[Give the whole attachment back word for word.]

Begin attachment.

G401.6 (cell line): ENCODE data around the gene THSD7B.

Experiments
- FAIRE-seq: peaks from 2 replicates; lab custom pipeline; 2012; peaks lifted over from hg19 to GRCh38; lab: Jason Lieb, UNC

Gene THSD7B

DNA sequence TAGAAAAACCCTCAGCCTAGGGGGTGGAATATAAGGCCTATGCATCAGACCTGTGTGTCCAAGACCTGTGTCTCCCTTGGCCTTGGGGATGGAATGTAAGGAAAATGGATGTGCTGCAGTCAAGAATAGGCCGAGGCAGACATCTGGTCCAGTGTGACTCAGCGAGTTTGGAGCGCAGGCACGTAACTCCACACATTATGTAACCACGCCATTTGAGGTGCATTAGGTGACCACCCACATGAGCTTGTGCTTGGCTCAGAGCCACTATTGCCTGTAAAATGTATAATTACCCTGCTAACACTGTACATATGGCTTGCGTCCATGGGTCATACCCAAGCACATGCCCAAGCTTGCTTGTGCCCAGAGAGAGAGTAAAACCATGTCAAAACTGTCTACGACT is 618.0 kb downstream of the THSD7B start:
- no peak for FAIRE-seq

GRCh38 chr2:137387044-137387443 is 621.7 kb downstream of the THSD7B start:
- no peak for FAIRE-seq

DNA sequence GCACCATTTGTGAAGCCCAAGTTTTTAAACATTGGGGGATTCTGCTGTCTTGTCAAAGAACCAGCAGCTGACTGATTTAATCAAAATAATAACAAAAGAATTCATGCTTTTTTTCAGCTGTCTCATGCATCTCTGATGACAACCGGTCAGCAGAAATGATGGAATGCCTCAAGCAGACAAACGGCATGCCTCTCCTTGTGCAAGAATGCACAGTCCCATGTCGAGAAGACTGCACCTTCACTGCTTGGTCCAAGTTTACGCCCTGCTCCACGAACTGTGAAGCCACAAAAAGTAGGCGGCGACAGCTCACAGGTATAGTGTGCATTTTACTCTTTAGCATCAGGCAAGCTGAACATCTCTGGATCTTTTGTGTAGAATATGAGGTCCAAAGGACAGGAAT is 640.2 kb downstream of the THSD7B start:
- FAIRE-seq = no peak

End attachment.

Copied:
G401.6 (cell line): ENCODE data around the gene THSD7B.

Experiments
- FAIRE-seq: peaks from 2 replicates; lab custom pipeline; 2012; peaks lifted over from hg19 to GRCh38; lab: Jason Lieb, UNC

Gene THSD7B

DNA sequence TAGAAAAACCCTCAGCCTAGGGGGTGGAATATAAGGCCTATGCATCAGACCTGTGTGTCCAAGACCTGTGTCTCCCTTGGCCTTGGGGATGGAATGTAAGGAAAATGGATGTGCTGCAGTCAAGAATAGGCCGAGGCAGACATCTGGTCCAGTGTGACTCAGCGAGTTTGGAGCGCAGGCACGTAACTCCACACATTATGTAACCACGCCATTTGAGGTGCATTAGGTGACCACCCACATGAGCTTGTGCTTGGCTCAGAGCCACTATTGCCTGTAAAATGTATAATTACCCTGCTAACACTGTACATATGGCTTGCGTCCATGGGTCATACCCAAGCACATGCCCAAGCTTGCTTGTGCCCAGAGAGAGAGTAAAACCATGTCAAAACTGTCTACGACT is 618.0 kb downstream of the THSD7B start:
- no peak for FAIRE-seq

GRCh38 chr2:137387044-137387443 is 621.7 kb downstream of the THSD7B start:
- no peak for FAIRE-seq

DNA sequence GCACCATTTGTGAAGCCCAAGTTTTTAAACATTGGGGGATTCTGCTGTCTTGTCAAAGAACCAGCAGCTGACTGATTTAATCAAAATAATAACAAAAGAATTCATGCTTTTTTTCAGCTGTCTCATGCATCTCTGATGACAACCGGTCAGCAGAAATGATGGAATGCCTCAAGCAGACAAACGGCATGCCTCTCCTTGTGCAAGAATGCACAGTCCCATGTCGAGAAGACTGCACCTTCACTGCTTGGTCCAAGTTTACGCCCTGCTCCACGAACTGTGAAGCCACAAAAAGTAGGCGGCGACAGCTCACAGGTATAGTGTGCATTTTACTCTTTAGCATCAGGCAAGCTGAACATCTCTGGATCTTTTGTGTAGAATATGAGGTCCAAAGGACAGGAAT is 640.2 kb downstream of the THSD7B start:
- FAIRE-seq = no peak